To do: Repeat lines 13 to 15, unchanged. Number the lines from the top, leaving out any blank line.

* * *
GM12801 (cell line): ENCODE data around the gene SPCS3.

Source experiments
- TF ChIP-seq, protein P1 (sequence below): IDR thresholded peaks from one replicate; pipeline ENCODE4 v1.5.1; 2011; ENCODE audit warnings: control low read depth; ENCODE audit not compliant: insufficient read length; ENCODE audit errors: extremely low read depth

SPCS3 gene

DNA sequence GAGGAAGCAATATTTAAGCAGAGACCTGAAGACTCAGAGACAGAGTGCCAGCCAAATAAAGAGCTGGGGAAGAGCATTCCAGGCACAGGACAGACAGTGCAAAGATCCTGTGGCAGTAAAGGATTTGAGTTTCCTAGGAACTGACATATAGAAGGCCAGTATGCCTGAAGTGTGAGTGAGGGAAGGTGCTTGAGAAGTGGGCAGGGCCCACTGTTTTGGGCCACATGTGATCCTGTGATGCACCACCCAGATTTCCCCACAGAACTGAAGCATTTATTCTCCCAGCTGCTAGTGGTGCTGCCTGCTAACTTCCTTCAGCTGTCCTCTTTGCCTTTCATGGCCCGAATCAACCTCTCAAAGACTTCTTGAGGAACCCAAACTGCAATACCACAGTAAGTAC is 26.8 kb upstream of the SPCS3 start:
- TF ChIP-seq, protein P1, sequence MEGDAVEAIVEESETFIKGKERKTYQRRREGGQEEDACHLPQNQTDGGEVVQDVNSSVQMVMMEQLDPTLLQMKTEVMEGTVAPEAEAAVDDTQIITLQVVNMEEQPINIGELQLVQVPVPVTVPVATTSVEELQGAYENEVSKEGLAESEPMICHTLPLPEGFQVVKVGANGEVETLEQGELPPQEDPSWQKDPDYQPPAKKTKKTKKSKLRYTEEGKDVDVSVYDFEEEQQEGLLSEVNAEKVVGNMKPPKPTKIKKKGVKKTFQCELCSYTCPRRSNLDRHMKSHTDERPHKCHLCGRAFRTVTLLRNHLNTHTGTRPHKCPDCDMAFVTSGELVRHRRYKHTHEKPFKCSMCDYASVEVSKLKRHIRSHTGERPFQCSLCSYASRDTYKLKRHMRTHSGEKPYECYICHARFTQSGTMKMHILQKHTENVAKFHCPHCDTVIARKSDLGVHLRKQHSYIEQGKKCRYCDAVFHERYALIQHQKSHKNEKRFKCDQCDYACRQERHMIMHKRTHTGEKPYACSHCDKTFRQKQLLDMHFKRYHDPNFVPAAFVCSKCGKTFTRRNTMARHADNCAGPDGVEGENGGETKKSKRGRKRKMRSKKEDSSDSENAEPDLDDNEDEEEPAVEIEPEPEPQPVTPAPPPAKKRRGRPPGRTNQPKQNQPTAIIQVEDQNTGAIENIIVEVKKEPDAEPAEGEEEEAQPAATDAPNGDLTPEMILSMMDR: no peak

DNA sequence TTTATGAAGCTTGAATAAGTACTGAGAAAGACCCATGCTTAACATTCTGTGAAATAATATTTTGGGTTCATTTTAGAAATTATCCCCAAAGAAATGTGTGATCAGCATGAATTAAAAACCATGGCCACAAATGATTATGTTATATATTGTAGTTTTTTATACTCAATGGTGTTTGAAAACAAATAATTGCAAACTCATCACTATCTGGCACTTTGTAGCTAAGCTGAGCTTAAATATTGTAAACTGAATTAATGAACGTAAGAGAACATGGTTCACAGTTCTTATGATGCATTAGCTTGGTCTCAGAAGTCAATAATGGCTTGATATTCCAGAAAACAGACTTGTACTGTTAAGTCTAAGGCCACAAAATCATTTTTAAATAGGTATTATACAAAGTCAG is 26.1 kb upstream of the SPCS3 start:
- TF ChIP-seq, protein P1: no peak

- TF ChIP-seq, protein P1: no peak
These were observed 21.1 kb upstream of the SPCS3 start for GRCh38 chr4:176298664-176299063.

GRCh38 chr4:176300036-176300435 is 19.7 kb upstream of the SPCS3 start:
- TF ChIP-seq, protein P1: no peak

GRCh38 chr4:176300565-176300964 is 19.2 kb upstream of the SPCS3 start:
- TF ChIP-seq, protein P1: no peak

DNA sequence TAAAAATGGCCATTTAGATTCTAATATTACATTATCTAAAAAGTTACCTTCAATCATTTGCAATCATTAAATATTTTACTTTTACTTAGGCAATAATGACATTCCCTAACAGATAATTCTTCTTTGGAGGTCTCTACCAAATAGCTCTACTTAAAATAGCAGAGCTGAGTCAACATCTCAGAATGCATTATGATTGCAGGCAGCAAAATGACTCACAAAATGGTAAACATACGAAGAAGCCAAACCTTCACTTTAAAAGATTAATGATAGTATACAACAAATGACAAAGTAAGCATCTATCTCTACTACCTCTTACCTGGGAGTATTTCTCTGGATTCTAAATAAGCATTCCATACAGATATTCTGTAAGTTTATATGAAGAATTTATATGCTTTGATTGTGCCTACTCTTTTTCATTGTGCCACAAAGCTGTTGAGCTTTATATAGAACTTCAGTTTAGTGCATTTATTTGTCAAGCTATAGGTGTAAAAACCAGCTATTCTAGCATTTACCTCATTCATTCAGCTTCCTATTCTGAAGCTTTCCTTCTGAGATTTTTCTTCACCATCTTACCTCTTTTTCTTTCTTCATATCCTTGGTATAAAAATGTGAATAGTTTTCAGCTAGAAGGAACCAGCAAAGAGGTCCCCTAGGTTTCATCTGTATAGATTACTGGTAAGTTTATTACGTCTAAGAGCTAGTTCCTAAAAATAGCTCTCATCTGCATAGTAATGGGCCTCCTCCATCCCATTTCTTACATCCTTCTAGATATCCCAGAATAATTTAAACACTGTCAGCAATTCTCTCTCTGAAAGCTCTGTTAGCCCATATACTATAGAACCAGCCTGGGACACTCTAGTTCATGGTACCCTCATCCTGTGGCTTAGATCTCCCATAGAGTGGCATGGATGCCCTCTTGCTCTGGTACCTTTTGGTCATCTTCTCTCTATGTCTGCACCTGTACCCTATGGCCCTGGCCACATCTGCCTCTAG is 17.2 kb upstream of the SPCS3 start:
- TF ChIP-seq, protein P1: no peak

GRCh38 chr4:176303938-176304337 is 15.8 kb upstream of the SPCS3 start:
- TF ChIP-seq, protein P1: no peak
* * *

GRCh38 chr4:176300565-176300964 is 19.2 kb upstream of the SPCS3 start:
- TF ChIP-seq, protein P1: no peak

DNA sequence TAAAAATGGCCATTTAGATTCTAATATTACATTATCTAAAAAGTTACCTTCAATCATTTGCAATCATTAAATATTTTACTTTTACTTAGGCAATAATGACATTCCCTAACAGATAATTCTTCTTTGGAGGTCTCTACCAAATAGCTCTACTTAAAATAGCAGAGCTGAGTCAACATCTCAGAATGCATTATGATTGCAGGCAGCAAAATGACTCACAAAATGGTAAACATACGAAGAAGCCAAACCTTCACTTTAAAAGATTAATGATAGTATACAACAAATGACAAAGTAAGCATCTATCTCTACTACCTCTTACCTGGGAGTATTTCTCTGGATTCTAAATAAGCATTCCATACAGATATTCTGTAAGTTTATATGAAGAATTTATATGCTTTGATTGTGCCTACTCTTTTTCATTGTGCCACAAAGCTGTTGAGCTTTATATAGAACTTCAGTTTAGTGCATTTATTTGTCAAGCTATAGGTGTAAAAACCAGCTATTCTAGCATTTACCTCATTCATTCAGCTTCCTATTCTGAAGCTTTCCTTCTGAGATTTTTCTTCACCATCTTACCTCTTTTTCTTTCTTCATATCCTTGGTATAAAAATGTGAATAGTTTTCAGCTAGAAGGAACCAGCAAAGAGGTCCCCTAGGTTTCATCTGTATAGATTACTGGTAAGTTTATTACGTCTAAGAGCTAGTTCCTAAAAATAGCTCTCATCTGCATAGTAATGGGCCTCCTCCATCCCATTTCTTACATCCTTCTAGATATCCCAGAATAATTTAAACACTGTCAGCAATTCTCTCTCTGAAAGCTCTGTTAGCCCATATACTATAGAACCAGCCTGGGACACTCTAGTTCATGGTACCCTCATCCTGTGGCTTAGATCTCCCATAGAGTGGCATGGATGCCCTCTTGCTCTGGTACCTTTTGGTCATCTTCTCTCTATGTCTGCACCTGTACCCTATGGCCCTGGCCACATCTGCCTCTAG is 17.2 kb upstream of the SPCS3 start: